Additionally, there is a rapidly developing concept of international law, which many point to as indispensable in order to govern norms between nations. Presumably, laws of war and international treaties would be used to enforce the greater good, perhaps in the spirit of Natural Law. However, Anthony Carty in his book indicates the analysis of such is underdeveloped and incredibly subjective.

Selected full-text books and articles on this topic

Philosophy of Law
Andrei Marmor.
Princeton University Press, 2011
An Introduction to the Philosophy of Law
Roscoe Pound.
Yale University Press, 1982
Law and Interpretation: Essays in Legal Philosophy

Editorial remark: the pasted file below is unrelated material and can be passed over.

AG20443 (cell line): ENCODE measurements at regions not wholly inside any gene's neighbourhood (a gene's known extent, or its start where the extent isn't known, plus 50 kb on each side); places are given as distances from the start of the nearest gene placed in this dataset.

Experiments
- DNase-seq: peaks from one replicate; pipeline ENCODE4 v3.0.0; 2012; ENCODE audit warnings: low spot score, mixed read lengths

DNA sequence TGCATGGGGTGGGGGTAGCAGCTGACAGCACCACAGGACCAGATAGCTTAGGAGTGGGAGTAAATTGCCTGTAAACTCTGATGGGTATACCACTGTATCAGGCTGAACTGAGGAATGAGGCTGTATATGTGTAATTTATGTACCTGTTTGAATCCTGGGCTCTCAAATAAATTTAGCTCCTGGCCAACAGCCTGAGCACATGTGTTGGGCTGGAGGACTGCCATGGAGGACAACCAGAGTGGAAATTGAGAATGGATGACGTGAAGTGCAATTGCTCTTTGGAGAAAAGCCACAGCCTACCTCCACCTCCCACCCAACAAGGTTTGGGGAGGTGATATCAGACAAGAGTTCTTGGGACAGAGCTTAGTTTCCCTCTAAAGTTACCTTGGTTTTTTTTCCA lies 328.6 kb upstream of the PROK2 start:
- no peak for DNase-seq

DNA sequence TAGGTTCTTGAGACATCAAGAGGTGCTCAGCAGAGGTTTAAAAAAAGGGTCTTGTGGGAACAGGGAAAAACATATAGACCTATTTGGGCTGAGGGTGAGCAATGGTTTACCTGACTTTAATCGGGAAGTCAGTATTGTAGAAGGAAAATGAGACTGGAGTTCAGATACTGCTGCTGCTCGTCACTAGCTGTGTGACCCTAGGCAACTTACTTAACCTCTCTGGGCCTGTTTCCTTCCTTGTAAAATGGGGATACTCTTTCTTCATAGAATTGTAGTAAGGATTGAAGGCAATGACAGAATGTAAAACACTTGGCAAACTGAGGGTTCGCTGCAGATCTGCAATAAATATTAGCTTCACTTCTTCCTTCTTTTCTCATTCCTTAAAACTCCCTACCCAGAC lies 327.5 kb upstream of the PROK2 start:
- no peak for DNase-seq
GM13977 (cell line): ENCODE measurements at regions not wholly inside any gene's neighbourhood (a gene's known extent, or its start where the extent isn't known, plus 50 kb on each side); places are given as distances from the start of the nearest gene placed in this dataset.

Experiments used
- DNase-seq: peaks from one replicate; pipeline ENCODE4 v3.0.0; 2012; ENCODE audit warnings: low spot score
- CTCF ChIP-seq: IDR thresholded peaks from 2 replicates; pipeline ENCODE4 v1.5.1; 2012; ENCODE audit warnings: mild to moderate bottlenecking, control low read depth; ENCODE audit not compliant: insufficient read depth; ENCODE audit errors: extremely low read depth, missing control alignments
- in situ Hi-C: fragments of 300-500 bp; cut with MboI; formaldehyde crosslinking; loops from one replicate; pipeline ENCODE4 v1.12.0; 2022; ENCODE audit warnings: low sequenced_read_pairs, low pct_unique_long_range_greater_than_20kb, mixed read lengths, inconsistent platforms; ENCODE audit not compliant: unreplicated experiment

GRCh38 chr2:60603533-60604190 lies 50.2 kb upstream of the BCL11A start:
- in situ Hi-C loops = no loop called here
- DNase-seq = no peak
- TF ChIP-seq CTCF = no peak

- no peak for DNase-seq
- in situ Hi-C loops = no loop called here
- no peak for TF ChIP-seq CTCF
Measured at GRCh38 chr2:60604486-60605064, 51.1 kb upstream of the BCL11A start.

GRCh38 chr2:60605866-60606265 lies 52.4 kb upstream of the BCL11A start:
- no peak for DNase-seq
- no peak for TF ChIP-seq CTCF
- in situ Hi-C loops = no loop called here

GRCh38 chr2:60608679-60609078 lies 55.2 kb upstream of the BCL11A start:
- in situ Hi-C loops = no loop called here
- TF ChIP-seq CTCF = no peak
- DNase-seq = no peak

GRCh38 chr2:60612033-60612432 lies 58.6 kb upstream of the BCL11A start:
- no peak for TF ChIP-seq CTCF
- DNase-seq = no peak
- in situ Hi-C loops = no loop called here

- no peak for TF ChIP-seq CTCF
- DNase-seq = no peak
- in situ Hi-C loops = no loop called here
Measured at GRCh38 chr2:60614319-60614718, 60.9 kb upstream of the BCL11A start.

Andrei Marmor.
Clarendon Press, 1997
Philosophy of International Law
Anthony Carty.
Edinburgh University Press, 2007
Philosophical Foundations of Tort Law
David G. Owen.
Clarendon Press, 1995
Introduction to the Problems of Legal Theory
Hans Kelsen; Bonnie Litschewski Paulson; Stanley L. Paulson.
Clarendon Press, 1992
Problems at the Roots of Law: Essays in Legal and Political Theory
Joel Feinberg.
Oxford University Press, 2003
Legal Realism as Theory of Law
Green, Michael Steven.
William and Mary Law Review, Vol. 46, No. 6, April 2005
A Short History of Western Legal Theory
J. M. Kelly.
Clarendon Press, 1992
The Oxford Companion to Philosophy
Ted Honderich.
Oxford University Press, 1995
Librarian’s tip: "Law, History of the Philosophy of" begins on p. 465